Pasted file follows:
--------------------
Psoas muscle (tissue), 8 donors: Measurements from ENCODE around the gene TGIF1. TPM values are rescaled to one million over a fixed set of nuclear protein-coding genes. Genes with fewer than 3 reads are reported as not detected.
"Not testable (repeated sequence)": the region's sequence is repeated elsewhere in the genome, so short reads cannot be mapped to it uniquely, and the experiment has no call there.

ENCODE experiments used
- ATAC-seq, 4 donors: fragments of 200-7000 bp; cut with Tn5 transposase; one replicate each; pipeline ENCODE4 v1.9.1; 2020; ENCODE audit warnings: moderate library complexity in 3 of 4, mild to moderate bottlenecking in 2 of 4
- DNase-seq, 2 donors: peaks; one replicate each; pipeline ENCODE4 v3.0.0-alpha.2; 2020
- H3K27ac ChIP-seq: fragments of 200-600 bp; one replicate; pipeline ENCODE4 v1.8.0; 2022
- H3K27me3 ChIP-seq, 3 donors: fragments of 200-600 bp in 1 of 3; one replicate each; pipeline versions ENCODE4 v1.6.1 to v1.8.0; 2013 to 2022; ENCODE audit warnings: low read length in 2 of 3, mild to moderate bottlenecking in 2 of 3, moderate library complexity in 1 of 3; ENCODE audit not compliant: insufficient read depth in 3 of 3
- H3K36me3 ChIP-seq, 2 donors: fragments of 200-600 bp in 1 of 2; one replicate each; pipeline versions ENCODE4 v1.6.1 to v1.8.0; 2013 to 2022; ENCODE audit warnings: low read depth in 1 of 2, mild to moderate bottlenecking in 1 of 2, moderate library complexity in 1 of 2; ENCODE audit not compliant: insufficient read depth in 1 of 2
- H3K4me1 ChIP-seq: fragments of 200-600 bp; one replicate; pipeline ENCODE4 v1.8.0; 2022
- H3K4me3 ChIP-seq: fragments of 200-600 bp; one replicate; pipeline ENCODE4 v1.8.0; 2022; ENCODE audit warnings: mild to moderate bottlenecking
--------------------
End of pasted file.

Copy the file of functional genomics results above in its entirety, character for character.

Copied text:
Psoas muscle (tissue), 8 donors: Measurements from ENCODE around the gene TGIF1. TPM values are rescaled to one million over a fixed set of nuclear protein-coding genes. Genes with fewer than 3 reads are reported as not detected.
"Not testable (repeated sequence)": the region's sequence is repeated elsewhere in the genome, so short reads cannot be mapped to it uniquely, and the experiment has no call there.

ENCODE experiments used
- ATAC-seq, 4 donors: fragments of 200-7000 bp; cut with Tn5 transposase; one replicate each; pipeline ENCODE4 v1.9.1; 2020; ENCODE audit warnings: moderate library complexity in 3 of 4, mild to moderate bottlenecking in 2 of 4
- DNase-seq, 2 donors: peaks; one replicate each; pipeline ENCODE4 v3.0.0-alpha.2; 2020
- H3K27ac ChIP-seq: fragments of 200-600 bp; one replicate; pipeline ENCODE4 v1.8.0; 2022
- H3K27me3 ChIP-seq, 3 donors: fragments of 200-600 bp in 1 of 3; one replicate each; pipeline versions ENCODE4 v1.6.1 to v1.8.0; 2013 to 2022; ENCODE audit warnings: low read length in 2 of 3, mild to moderate bottlenecking in 2 of 3, moderate library complexity in 1 of 3; ENCODE audit not compliant: insufficient read depth in 3 of 3
- H3K36me3 ChIP-seq, 2 donors: fragments of 200-600 bp in 1 of 2; one replicate each; pipeline versions ENCODE4 v1.6.1 to v1.8.0; 2013 to 2022; ENCODE audit warnings: low read depth in 1 of 2, mild to moderate bottlenecking in 1 of 2, moderate library complexity in 1 of 2; ENCODE audit not compliant: insufficient read depth in 1 of 2
- H3K4me1 ChIP-seq: fragments of 200-600 bp; one replicate; pipeline ENCODE4 v1.8.0; 2022
- H3K4me3 ChIP-seq: fragments of 200-600 bp; one replicate; pipeline ENCODE4 v1.8.0; 2022; ENCODE audit warnings: mild to moderate bottlenecking